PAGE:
We're busy planning our new kitchen - there's sooooo much to do!!
Granite looks fab, but the cost is of concern (waiting for quotes to come in) normal worktops just don't seem to do it for me, esp as we're after a light coloured worktop, and we have ruled out wood due to the faff of oiling....I have 3 kids under 5 so seriously can't be doing with that.
It's dawned on me that we have a solid wood table from Ikea that we varnished with Dulux Diamond tough varnish 5 years ago. Its been battered by 3 kids, used 3 times a day for meals, playing lego, craft stuff etc - and is as perfect as the day it was done.
So can i use this on a lovely wooden kitchen work surface? If not why not? And why does everyone use oil?
Varnish is much more susceptible to damage from heat and scratches from kitchen knives etc.
If you properly oil a work surface when you first install it, you will only need to redo it 2-3 times a year (I do mine about every 4 months).
The trick is to really saturate the wood with oil. I have had two wooden work tops and each time started them off by over about 4 days soaking them with about 500ml of ordinary vegetable cooking oil per sq metre. It really does make the surface water resistant: even around the sink it just sits on the surface.
Water can get under varnish, the slightest bit of damage to the varnished surface and it's vulnerable, leaving water bloom (whitish areas). Heat will also mark varnished surfaces (like tables) - do you not use coasters/table mats on it? I bet you don't put pots from the oven on it, anyway.
Oil actively repels the water, so thoroughly oil-saturated wood will not allow water to enter.
I have used an acrylic sealer on mine which came ready oiled with danish oil.My Iroko is brilliant ,shrugs off all dirt and doesn't stain even with food on on it all night [also have 4 dc's].I have oak in the utility which is terrible.Forever going black and staining -even with water.The trick is to treat the wood right away before any use [i didn't with the oak].The sealer i used is Liberon Worktop Sealer but there are others that work equally well.I find granite looks very hard [and expensive],so i have a combination of wood and slate.Wood is not impossible for large families [also have a friend with walnut worktops and several dc's].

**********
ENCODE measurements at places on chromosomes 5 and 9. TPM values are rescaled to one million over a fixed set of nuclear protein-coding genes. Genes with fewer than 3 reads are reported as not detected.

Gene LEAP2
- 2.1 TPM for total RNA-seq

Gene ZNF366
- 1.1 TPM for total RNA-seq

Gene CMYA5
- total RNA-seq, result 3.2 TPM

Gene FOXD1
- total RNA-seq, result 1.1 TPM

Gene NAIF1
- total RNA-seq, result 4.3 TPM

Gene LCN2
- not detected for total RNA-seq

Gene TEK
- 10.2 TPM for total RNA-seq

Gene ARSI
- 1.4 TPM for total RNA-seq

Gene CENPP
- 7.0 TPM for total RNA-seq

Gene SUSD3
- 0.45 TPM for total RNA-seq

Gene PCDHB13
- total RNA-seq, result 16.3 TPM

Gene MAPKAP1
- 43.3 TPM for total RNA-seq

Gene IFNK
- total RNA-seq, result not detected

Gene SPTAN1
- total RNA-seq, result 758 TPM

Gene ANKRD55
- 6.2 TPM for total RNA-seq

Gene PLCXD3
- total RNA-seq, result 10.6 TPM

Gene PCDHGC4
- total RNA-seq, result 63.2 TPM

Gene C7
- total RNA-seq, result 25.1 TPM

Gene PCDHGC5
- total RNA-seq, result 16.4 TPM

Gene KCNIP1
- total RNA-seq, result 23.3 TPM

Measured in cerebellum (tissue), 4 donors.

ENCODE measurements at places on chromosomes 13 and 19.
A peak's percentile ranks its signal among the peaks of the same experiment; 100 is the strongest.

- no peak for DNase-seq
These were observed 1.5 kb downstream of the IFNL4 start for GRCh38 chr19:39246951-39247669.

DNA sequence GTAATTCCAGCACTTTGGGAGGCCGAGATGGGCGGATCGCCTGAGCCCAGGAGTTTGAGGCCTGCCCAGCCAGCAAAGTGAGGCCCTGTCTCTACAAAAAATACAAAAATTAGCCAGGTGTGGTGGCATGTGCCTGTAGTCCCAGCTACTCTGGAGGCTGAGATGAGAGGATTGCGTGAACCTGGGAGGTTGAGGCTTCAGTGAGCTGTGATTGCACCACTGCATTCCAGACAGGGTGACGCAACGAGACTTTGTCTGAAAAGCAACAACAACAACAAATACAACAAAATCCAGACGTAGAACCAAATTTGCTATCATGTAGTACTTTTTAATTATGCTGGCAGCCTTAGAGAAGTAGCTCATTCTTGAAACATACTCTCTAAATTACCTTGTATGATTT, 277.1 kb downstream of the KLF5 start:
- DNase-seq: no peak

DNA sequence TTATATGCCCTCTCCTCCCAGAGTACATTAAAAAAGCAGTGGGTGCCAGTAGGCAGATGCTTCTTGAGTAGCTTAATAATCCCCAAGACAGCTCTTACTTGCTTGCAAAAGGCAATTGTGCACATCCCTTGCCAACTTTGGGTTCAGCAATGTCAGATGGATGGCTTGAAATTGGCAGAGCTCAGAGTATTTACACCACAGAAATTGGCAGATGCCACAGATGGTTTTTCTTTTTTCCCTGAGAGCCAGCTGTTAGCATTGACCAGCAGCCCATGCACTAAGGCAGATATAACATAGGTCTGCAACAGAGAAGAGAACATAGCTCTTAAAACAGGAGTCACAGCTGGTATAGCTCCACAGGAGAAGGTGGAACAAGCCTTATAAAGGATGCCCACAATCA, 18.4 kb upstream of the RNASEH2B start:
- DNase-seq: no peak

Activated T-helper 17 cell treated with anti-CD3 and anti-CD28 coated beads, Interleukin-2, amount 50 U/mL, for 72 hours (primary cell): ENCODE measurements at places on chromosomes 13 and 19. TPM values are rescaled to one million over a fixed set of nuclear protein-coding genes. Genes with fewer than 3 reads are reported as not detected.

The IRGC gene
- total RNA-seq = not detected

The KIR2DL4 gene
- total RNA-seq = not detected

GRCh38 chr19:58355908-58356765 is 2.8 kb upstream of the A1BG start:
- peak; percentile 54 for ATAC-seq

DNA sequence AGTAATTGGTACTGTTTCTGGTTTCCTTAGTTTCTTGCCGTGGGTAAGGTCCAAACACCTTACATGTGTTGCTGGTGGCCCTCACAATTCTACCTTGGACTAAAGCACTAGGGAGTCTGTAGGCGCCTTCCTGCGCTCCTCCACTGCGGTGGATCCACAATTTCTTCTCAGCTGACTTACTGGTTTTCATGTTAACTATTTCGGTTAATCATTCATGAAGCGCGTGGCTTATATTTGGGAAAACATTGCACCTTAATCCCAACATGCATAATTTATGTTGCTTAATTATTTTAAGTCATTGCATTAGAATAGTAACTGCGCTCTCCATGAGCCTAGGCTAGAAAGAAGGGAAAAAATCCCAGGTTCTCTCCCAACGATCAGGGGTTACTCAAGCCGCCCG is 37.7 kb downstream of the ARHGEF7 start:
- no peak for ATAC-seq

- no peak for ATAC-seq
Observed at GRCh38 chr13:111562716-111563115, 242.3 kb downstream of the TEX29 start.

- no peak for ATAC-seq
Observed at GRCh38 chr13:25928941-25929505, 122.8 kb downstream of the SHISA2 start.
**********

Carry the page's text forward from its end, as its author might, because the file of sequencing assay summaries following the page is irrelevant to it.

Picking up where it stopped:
Just to add I inherited granite in my kitchen, and although I don't particularly like the look of it, it is fantastic for not marking, put hot pans on, etc and still ( at least 10 years on, probably more) looks like new.
talkingnonsense, is your granite high gloss dark stuff? Just asking cos a friend of mine got high gloss dark green granite for her kitchen, looked fantastic but she hated it so much she had to change it after a couple of years because it needed wiping all the time - every little drop of water or mark showed up and it drove her mad.
My mum's work tops are the backs of church pews . They are varnished wood and seem to work well. She has a glass workstop saver thingy next to the sink where most of the messy stuff goes on, always chops on a board (doesn't everyone) and puts hot things on a trivet (ditto)
The only other thing I would say about having stone/granite/marble surfaces is that they're very unforgiving if you drop something. I moved into a house once that had quarry-tiled work benches (weird!) and that caused me problems! A bottle of milk slipped from my hand, about 5" above the surface, and smashed. Wouldn't have happened on anything but a stone/tiled surface. Wood would have just absorbed the impact, I'm sure.
If you are getting a new kitchen then look up a French polisher/sprayer and get it sprayed with pu or acrylic matt lacquer. It will last The lifetime of your kitchen and you'll be able to put hot stuff on it without marks.